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A comprehensive literature search has been conducted by the registrant in factual data bases and secondary literature sources. During this search the most comprehensive and recent review document " Toxicological Profile for Selenium”, ATSDR - U.S. Department of Health and Human Services, Public Health Service (2003)" has been identified and will be used as primary database for the hazard assessment of zinc selenite.

Studies performed with organic selenium compounds were excluded from evaluation as the bioavailability is much higher than for inorganic selenium compounds.

The ATSDR Toxicological Profile on Selenium (2003), was used as the key source of relevant data on selenium and selenium compounds, because it contains an evaluation of the toxicity information performed by a renowned scientific body. More recent reviews, e.g. the work conducted for the Canadian Soil Quality Guidelines / Sudbury Soil Study, have also been screened for additional data. The underlying assumption is that the key literature considered by renowned international organisations such as ATSDR has usually already been subjected to a reliability assessment. All key references identified by ATSDR have been screened for use in the REACH dossiers according to Klimisch and with respect to the requirements for risk assessment.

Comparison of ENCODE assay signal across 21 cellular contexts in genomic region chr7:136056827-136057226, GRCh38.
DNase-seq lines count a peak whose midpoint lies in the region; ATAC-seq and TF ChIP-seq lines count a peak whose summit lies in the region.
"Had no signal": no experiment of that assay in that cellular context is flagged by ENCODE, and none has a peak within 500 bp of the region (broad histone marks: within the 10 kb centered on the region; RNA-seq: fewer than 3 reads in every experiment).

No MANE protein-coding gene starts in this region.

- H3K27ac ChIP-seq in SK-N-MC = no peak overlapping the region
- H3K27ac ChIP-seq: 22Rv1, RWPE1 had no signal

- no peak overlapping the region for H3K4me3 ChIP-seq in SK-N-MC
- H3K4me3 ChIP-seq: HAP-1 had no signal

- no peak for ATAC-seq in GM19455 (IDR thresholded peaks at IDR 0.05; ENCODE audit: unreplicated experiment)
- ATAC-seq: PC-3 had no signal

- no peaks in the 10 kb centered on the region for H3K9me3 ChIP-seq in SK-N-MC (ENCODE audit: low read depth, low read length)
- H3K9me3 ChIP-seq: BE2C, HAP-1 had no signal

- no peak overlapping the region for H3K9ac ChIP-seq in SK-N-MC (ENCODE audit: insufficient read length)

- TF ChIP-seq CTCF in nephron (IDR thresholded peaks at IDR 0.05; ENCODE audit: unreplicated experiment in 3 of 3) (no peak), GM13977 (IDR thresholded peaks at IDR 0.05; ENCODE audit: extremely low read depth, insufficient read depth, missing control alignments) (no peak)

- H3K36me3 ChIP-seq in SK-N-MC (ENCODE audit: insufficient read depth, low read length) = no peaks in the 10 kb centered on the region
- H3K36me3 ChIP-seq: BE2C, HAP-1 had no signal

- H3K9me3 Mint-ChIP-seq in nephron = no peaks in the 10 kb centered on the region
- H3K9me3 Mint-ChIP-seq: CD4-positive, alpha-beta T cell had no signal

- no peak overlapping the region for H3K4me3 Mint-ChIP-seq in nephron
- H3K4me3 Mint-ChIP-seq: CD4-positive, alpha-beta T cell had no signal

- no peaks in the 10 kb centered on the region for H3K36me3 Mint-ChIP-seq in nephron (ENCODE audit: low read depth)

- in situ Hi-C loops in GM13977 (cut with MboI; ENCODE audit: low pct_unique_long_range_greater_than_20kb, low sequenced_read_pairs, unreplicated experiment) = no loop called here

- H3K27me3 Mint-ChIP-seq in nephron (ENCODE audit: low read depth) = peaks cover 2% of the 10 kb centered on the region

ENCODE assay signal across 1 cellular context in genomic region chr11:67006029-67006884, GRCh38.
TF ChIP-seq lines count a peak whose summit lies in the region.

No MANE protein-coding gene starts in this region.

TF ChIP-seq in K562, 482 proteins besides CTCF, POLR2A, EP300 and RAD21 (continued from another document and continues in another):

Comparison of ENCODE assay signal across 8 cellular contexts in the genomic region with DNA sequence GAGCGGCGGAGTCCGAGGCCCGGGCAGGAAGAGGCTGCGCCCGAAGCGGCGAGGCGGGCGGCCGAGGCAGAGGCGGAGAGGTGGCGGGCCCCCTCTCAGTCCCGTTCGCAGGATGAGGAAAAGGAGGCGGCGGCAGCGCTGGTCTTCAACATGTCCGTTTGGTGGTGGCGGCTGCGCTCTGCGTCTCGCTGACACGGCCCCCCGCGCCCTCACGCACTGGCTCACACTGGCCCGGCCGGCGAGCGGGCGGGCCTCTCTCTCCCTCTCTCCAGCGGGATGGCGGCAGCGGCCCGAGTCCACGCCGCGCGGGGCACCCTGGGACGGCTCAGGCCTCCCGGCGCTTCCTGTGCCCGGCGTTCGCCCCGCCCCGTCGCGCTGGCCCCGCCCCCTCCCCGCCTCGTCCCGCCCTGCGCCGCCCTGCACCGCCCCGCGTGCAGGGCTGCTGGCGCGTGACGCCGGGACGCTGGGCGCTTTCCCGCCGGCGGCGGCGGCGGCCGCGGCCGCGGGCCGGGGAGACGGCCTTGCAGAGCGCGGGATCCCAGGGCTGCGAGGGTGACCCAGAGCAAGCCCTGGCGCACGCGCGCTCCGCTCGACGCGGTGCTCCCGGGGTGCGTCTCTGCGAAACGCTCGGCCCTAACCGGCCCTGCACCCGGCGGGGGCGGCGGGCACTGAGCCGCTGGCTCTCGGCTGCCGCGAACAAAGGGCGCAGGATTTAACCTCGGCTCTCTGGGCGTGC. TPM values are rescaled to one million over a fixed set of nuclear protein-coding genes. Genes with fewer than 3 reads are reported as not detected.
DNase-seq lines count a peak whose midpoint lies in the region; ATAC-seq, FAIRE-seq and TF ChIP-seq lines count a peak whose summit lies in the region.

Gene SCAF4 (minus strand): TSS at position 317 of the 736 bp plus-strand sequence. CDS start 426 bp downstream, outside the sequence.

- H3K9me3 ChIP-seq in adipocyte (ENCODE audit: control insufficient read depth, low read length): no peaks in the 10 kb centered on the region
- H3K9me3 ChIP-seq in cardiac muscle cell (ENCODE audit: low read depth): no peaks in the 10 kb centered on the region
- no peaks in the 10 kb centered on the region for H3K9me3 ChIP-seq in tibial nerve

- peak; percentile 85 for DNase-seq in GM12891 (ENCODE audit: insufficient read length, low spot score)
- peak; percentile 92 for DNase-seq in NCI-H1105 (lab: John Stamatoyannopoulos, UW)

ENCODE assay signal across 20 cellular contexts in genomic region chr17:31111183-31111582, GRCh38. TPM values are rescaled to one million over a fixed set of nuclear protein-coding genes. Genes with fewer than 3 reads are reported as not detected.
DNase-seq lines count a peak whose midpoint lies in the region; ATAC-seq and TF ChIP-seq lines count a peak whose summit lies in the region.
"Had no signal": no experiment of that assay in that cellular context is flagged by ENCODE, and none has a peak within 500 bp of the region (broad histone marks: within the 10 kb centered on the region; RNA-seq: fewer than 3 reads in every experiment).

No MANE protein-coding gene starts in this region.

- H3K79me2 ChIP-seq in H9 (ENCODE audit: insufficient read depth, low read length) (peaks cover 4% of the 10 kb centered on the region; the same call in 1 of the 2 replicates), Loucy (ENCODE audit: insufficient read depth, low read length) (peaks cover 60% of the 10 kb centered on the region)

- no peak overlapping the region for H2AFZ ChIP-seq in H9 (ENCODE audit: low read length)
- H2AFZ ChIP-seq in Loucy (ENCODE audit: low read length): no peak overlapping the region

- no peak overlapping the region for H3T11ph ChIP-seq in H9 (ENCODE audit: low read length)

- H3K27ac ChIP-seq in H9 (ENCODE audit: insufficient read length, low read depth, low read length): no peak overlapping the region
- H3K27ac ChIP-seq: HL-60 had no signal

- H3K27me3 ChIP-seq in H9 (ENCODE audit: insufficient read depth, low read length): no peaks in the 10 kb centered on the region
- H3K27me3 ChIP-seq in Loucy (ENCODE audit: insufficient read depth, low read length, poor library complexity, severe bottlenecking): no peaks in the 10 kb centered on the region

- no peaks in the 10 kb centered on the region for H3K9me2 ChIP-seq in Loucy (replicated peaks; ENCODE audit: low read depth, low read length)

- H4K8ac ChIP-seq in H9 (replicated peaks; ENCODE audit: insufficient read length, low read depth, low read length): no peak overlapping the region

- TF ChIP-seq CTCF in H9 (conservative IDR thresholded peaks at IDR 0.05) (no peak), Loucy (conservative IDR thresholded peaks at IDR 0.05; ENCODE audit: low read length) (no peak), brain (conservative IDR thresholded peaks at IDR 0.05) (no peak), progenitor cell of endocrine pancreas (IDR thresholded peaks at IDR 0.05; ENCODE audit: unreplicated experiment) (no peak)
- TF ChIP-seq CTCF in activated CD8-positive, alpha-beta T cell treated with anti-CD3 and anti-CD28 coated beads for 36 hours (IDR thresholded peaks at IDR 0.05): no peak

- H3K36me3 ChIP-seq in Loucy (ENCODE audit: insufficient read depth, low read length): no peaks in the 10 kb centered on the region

In addition, after the evaluation of the ATSDR review and further other secondary publications (as documented in the IUCLID section 12) it was suggested that a follow-up endpoint specific literature search should be conducted in bibliographic databases, restricting the search to references published since the beginning of 2000. The results of this search have also been screened for use in the REACH dossiers.